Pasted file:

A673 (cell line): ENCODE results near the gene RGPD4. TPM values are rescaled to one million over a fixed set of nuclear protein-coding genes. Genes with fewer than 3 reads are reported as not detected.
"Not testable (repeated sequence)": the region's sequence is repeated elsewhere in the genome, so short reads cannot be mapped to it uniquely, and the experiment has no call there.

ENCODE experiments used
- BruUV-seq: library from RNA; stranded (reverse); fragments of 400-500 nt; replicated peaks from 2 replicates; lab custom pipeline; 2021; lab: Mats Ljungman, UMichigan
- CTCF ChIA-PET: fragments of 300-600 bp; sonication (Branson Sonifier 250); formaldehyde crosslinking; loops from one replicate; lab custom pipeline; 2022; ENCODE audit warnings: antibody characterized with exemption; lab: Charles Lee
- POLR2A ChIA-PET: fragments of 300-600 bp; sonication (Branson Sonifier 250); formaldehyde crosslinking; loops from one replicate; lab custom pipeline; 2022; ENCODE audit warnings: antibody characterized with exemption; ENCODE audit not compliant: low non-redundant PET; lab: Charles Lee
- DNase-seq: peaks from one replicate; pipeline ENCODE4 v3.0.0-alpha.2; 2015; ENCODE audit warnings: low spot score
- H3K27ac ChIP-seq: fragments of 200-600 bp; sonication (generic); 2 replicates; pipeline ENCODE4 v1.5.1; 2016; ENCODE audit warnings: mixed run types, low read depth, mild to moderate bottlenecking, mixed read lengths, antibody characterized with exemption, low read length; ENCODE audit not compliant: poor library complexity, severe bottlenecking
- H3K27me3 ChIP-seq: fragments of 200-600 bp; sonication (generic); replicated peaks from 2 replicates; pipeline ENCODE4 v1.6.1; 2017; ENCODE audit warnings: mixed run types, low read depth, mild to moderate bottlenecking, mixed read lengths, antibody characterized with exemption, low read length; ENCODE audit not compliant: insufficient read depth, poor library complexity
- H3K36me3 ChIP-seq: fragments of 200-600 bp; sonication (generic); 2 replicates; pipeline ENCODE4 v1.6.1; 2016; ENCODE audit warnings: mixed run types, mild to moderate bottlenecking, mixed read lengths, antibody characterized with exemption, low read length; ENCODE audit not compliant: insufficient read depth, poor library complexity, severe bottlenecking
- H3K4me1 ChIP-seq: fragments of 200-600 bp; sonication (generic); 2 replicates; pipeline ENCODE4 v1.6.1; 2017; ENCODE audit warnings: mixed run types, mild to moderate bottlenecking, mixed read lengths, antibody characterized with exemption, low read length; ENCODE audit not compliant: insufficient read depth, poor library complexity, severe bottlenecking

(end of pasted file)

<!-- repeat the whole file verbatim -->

A673 (cell line): ENCODE results near the gene RGPD4. TPM values are rescaled to one million over a fixed set of nuclear protein-coding genes. Genes with fewer than 3 reads are reported as not detected.
"Not testable (repeated sequence)": the region's sequence is repeated elsewhere in the genome, so short reads cannot be mapped to it uniquely, and the experiment has no call there.

ENCODE experiments used
- BruUV-seq: library from RNA; stranded (reverse); fragments of 400-500 nt; replicated peaks from 2 replicates; lab custom pipeline; 2021; lab: Mats Ljungman, UMichigan
- CTCF ChIA-PET: fragments of 300-600 bp; sonication (Branson Sonifier 250); formaldehyde crosslinking; loops from one replicate; lab custom pipeline; 2022; ENCODE audit warnings: antibody characterized with exemption; lab: Charles Lee
- POLR2A ChIA-PET: fragments of 300-600 bp; sonication (Branson Sonifier 250); formaldehyde crosslinking; loops from one replicate; lab custom pipeline; 2022; ENCODE audit warnings: antibody characterized with exemption; ENCODE audit not compliant: low non-redundant PET; lab: Charles Lee
- DNase-seq: peaks from one replicate; pipeline ENCODE4 v3.0.0-alpha.2; 2015; ENCODE audit warnings: low spot score
- H3K27ac ChIP-seq: fragments of 200-600 bp; sonication (generic); 2 replicates; pipeline ENCODE4 v1.5.1; 2016; ENCODE audit warnings: mixed run types, low read depth, mild to moderate bottlenecking, mixed read lengths, antibody characterized with exemption, low read length; ENCODE audit not compliant: poor library complexity, severe bottlenecking
- H3K27me3 ChIP-seq: fragments of 200-600 bp; sonication (generic); replicated peaks from 2 replicates; pipeline ENCODE4 v1.6.1; 2017; ENCODE audit warnings: mixed run types, low read depth, mild to moderate bottlenecking, mixed read lengths, antibody characterized with exemption, low read length; ENCODE audit not compliant: insufficient read depth, poor library complexity
- H3K36me3 ChIP-seq: fragments of 200-600 bp; sonication (generic); 2 replicates; pipeline ENCODE4 v1.6.1; 2016; ENCODE audit warnings: mixed run types, mild to moderate bottlenecking, mixed read lengths, antibody characterized with exemption, low read length; ENCODE audit not compliant: insufficient read depth, poor library complexity, severe bottlenecking
- H3K4me1 ChIP-seq: fragments of 200-600 bp; sonication (generic); 2 replicates; pipeline ENCODE4 v1.6.1; 2017; ENCODE audit warnings: mixed run types, mild to moderate bottlenecking, mixed read lengths, antibody characterized with exemption, low read length; ENCODE audit not compliant: insufficient read depth, poor library complexity, severe bottlenecking